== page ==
Answers Scant in Blasting Allergy Death

THURSDAY, DECEMBER 14, 2017


When 33-year-old Justin Mathews died suddenly after a visit to a jobsite where workers had been blasting using walnut-shell abrasive media, it raised questions about food allergies and some of the alternative blasting media that have come into use in place of dangerous silica sand. Two months later, investigators are still far from having definitive answers as to the cause of Mathews’ death and the larger implications for walnut-based materials across a number of industries.

Mathews, who was working for a firm hired to test the air quality on the Alberta site, a fire station under renovation in Edmonton, went into shock about 20 minutes after arriving at the building on Oct. 2, according to reports. According to Alberta OHS spokesperson Trent Bancarz, Mathews was rushed to the hospital, where he was taken off life support five days later.

Mathews had a known allergy to tree nuts, and the presence of particles of walnut shell in the air at the site are being eyed as the likely cause of his death, though that has not been officially confirmed, Bancarz says.

Respirable Particles

Mathews’ reaction was likely the result of a convergence of factors, according to experts. While most people with allergies would not have a reaction from simply breathing the air around nuts, allergist Antony Ham Pong told Allergic Living that the superfine particles created during the blasting process were likely respirable, leading to the potential for airborne exposure.

Alberta OSH's Bancarz said he's never heard of an incident like this during his career, and was not aware of allergy concerrns around walnut blast media prior to Mathews' death.

Walnut-shell abrasives have been in use since the 1960s and are part of a class of alternative blasting media that have become more popular for certain coating-removal applications since the dangers related to blasting with silica sand became more clear. Other organic blast media include those derived from corn cobs, peach pits and coconut shells; these softer media are often used on more delicate substrates, while those preparing steel substrates still generally rely on harder abrasives such as steel grit, slag or glass.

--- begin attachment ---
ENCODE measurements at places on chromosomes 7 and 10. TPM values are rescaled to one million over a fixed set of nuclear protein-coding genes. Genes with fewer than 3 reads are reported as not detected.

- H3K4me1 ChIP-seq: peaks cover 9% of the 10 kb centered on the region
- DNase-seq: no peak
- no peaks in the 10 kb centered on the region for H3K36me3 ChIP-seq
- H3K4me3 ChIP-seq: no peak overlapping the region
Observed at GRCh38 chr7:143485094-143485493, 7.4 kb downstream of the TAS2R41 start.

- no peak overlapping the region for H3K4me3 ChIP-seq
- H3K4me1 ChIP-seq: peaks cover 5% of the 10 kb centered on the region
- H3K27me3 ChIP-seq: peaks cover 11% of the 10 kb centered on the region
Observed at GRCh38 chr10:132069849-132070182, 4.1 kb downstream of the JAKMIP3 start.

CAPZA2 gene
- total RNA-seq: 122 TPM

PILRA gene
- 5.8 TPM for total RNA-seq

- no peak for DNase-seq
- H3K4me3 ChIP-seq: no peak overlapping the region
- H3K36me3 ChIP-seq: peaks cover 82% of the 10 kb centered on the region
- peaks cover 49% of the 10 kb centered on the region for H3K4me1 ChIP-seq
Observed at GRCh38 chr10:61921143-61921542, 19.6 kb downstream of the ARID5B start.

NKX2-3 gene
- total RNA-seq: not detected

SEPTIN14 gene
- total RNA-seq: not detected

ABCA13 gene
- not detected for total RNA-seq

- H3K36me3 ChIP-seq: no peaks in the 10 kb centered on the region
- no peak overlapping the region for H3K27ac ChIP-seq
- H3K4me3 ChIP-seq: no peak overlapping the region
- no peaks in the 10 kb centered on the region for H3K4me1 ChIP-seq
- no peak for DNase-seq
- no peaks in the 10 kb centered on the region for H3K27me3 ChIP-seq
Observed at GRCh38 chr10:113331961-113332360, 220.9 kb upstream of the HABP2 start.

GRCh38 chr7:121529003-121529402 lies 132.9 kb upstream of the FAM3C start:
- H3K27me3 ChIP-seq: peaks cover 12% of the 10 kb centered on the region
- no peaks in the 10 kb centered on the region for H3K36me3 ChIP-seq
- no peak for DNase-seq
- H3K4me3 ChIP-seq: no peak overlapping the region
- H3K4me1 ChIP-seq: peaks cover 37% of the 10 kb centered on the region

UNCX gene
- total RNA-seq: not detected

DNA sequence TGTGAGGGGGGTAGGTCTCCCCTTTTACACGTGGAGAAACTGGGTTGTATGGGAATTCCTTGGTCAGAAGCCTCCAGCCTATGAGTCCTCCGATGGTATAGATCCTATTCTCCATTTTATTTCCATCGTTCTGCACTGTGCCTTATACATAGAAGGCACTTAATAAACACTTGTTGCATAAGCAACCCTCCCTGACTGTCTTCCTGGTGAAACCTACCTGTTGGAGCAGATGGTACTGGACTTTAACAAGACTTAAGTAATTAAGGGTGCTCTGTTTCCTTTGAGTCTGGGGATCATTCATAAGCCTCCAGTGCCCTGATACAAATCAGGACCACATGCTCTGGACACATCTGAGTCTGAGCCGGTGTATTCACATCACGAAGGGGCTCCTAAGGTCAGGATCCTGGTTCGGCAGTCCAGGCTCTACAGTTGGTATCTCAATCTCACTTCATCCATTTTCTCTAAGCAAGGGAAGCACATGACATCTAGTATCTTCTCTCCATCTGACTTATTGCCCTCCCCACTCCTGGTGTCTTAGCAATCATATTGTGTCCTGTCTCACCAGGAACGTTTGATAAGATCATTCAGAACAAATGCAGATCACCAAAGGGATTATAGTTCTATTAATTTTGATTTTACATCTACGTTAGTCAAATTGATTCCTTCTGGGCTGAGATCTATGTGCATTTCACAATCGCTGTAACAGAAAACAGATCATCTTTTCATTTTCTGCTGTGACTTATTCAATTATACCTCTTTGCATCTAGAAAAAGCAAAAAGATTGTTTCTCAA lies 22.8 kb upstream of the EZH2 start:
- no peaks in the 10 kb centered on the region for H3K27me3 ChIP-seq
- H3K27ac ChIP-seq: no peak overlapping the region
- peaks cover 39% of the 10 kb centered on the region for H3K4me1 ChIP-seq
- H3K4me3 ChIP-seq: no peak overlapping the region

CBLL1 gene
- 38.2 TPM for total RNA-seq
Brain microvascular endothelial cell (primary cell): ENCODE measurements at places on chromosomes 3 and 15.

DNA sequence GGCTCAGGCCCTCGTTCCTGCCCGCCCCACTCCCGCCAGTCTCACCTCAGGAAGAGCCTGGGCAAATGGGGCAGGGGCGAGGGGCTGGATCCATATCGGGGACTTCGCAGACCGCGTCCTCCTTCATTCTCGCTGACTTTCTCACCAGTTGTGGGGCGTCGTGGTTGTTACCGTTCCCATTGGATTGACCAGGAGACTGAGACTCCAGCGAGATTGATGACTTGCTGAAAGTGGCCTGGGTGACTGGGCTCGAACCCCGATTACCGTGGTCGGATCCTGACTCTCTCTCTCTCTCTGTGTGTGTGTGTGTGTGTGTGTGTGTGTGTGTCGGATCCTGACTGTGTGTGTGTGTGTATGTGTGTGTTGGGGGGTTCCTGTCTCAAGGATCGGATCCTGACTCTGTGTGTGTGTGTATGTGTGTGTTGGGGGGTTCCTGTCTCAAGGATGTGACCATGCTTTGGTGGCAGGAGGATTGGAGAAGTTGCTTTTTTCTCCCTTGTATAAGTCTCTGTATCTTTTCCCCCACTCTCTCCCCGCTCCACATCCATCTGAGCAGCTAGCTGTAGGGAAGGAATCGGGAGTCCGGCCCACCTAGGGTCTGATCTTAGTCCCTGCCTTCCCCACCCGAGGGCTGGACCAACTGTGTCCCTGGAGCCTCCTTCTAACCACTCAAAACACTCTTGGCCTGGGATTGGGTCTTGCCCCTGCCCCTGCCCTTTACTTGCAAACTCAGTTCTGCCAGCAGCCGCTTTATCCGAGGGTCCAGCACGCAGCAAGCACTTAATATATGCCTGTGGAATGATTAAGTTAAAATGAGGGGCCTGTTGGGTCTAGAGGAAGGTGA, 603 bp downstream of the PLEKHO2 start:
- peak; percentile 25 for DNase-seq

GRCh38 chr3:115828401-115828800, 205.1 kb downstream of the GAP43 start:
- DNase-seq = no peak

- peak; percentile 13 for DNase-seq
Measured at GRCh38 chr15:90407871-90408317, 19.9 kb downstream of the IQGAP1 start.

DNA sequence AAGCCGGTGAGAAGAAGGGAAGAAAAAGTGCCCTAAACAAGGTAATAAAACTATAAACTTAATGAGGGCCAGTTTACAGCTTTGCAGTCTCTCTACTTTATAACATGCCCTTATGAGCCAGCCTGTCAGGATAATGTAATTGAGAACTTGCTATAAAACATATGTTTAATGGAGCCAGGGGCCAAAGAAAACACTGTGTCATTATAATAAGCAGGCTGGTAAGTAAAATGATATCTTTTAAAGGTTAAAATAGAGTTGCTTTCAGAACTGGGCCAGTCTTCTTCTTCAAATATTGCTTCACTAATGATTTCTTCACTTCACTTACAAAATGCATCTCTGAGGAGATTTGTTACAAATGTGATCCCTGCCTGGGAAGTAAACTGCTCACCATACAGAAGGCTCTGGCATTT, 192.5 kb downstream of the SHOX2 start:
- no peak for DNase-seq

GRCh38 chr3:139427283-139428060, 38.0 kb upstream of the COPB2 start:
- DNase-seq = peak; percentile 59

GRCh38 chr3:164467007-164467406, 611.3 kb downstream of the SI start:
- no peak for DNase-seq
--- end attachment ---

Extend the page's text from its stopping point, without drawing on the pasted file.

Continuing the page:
Walnut blasting media is made from shells, which in and of themselves would not be allergens if cleaned, Ham Pong told the publication. But shells converted to abrasive media are likely to be contaminated with walnut oil or pieces of walnut, which would cause a reaction.

Hazard Confusion

The rules regarding food allergens in industrial settings aren’t entirely clear. Bancarz told PaintSquare News Alberta worker-safety rules don’t expressly address allergens, though there is a clause requiring employers to “take all reasonable steps to keep workers safe at the job,” which could be interpreted to include informing employees who may have allergies of potential allergens.

Bancarz says it’s unlikely an employer would have thought to screen workers in an industrial setting for food allergies.

In the U.S., there is little guidance from the National Institute for Occupational Safety and Health regarding food allergies in such settings; latex allergies and contact dermatitis are addressed more thoroughly.

Some manufacturers of walnut blasting media currently list the potential for allergic reaction on their safety data sheets, while others do not; some have added allergen information in updates since Mathews’ death, while others noted the risk prior to the incident.

Because of the acute nature of a serious food allergy, Ham Pong advises that individuals with nut allergies simply avoid areas where walnut media are being used in blasting operations. While workers could be fitted with respirators, a breach of the seal could lead to sudden anaphylaxis.

Bancarz says the Alberta OSH investigation into Mathews’ death could take up to two years to complete; the specifics of the exposure situation will be more clear when that report is issued.
   

Tagged categories: Abrasive blasting; Abrasives; Asia Pacific; Blasting; EMEA (Europe, Middle East and Africa); Health & Safety; Health and safety; Latin America; North America; Surface preparation; Z-Continents

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